By Alexander Garden, Partner and Head of Tax & Succession and Hannah Starritt, Solicitor

This article originally appeared in Scottish Farmer on Saturday 21st October 2017.

With the average age of Scottish farmers increasing, succession is a big issue for many involved in agriculture, but not made any easier by the uncertainty around subsidies, taxation and succession rules. The key is advance planning. Inheritance circumstances, commercial factors and taxation all need to be taken into consideration.


The starting point for anyone, whether or not they are in the farming industry, is their Will.

It may seem obvious but, a well drafted Will ensures that your assets pass to the intended beneficiaries on your death. Intestacy (having no Will) creates ambiguity and can be very costly.

A Will can also provide how assets should be managed after your death. For example, a trust in a Will can provide that assets are held in a certain way and are distributed only in certain circumstances, allowing some control over assets following death.

A point to note is that whether or not a Will is in place, moveable assets, which is everything other than land and buildings, could be subject to a legal rights claim; the right of certain family members to claim an inheritance under law.

Asset Protection and Lifetime Planning

Advance lifetime planning can also ensure that assets:

  • are protected during your lifetime;
  • are not in your estate for Inheritance Tax (IHT); but
  • remain to a certain extent under your control.

Partnerships, trusts and companies can all have a role to play here.

Lifetime planning can also be very effective in bringing the next generation into the business gradually, as well as protecting assets from risks such as creditors, legal rights and tax.

When gifting, during lifetime care needs to be taken so as not to retain any benefit in the asset gifted otherwise there is a risk that it will remain in their estate for tax purposes.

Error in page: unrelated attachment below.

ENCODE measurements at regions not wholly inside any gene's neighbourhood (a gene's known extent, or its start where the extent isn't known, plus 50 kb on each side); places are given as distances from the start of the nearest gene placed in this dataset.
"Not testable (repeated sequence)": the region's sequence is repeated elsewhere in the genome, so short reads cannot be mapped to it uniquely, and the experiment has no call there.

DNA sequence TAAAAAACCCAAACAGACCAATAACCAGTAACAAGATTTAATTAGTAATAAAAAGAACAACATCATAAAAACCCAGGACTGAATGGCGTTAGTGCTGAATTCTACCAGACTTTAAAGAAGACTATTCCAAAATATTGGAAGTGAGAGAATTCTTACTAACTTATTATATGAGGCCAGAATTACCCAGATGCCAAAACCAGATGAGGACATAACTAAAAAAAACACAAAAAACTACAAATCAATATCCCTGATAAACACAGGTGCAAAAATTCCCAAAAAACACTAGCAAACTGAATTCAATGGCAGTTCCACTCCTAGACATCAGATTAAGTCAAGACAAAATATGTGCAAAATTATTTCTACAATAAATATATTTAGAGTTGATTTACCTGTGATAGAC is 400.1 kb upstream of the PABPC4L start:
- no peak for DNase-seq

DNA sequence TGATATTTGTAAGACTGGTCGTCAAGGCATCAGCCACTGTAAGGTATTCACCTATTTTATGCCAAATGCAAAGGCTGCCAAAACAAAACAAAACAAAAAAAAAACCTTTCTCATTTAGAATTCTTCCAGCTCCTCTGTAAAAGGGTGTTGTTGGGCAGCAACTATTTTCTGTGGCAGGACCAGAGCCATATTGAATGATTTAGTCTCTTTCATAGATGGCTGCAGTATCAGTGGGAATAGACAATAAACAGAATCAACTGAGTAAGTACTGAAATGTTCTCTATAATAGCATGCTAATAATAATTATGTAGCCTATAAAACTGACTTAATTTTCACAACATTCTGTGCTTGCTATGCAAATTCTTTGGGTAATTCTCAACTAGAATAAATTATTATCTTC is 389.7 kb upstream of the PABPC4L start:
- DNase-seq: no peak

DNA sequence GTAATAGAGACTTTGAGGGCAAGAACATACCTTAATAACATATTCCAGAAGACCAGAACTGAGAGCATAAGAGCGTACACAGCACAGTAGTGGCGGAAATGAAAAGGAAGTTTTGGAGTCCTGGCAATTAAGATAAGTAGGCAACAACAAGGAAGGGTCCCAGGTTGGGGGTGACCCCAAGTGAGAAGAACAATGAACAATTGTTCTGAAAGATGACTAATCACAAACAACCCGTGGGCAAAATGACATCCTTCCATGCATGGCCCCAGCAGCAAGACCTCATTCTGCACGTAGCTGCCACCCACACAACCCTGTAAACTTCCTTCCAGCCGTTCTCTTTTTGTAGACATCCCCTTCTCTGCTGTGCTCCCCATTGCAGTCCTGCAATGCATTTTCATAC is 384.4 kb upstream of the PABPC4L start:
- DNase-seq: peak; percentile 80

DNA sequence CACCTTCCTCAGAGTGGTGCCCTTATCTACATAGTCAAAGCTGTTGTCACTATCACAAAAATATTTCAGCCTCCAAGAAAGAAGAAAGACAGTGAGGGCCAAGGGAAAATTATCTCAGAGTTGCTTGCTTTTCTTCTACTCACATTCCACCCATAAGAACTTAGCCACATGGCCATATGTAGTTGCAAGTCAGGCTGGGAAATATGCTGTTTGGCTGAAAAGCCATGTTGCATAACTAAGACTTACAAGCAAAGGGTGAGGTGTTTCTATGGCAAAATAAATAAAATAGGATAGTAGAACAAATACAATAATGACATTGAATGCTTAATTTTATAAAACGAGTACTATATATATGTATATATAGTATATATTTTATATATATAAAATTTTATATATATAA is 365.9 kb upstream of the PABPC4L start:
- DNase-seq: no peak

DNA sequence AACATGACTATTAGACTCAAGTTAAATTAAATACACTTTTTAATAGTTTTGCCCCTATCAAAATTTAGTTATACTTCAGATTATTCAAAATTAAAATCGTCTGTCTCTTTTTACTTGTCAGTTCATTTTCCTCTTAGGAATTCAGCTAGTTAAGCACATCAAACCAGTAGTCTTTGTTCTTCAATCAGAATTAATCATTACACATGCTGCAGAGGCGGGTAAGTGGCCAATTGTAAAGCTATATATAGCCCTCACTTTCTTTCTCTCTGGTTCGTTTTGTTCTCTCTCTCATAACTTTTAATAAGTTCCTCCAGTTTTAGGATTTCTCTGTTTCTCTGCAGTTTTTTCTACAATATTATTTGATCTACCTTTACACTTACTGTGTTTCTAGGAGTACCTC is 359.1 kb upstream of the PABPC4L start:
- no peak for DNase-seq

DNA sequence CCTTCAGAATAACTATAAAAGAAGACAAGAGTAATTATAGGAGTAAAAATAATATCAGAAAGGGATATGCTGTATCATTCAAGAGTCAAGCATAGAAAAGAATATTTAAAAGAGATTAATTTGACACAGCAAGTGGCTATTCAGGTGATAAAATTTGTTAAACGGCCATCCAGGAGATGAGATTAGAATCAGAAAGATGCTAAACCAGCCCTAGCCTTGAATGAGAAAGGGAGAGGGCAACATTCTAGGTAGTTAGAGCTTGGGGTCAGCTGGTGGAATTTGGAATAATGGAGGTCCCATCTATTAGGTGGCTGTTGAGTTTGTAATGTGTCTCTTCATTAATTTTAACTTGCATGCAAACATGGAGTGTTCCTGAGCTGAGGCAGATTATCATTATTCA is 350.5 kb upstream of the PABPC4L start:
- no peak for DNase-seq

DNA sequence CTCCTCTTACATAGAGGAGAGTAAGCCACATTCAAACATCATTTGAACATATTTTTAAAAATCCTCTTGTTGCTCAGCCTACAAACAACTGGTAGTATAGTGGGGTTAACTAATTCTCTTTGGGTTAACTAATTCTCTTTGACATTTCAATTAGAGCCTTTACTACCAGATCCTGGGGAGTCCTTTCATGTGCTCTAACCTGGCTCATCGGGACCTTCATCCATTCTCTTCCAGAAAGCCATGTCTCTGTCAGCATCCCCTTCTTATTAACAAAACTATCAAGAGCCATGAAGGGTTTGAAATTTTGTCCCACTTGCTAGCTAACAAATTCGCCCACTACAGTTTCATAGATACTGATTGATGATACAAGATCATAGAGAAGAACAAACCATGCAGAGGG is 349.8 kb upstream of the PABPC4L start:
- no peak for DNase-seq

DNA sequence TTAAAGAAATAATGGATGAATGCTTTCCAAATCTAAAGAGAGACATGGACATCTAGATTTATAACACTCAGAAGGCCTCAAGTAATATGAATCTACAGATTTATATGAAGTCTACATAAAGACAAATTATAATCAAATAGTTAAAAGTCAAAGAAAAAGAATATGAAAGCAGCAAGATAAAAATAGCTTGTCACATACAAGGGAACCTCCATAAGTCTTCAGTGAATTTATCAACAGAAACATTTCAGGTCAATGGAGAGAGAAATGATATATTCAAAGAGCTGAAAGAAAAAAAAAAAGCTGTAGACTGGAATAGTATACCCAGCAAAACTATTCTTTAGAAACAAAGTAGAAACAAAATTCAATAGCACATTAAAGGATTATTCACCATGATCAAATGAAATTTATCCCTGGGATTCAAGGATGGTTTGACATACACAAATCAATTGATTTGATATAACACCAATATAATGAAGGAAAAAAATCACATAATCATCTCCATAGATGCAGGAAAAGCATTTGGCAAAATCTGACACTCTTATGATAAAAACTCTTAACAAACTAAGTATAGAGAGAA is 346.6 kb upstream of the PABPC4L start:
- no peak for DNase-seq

The main tax in this context is IHT which is not a devolved Scottish tax.

IHT is currently charged at a rate of 40% on assets in the deceased’s estate over the value of £325,000, subject to any available exemptions and reliefs. Assets passing to spouses or civil partners are exempt.

Two important reliefs, in the context of the farming industry, are Agricultural Property Relief (APR) and Business Property Relief (BPR), which both have the potential of providing up to 100% relief from IHT on certain assets depending on the nature of the assets and how they are used.

The policy intention behind these reliefs in the farming context was to prevent IHT from being a burden on farming families where payment of tax could force a sale of the asset from which that family draws its income.

The reliefs are clearly very valuable but if not managed carefully can easily be lost leaving a potentially large and unexpected IHT liability on death. Also, as with all taxes, any planning must also consider the possibility that rules might change in the future.

The key to avoid any of the above risks becoming a reality is to review matters early and plan ahead, taking into account the individual circumstances, commercial considerations and taxation. Keeping matters under review periodically is also essential.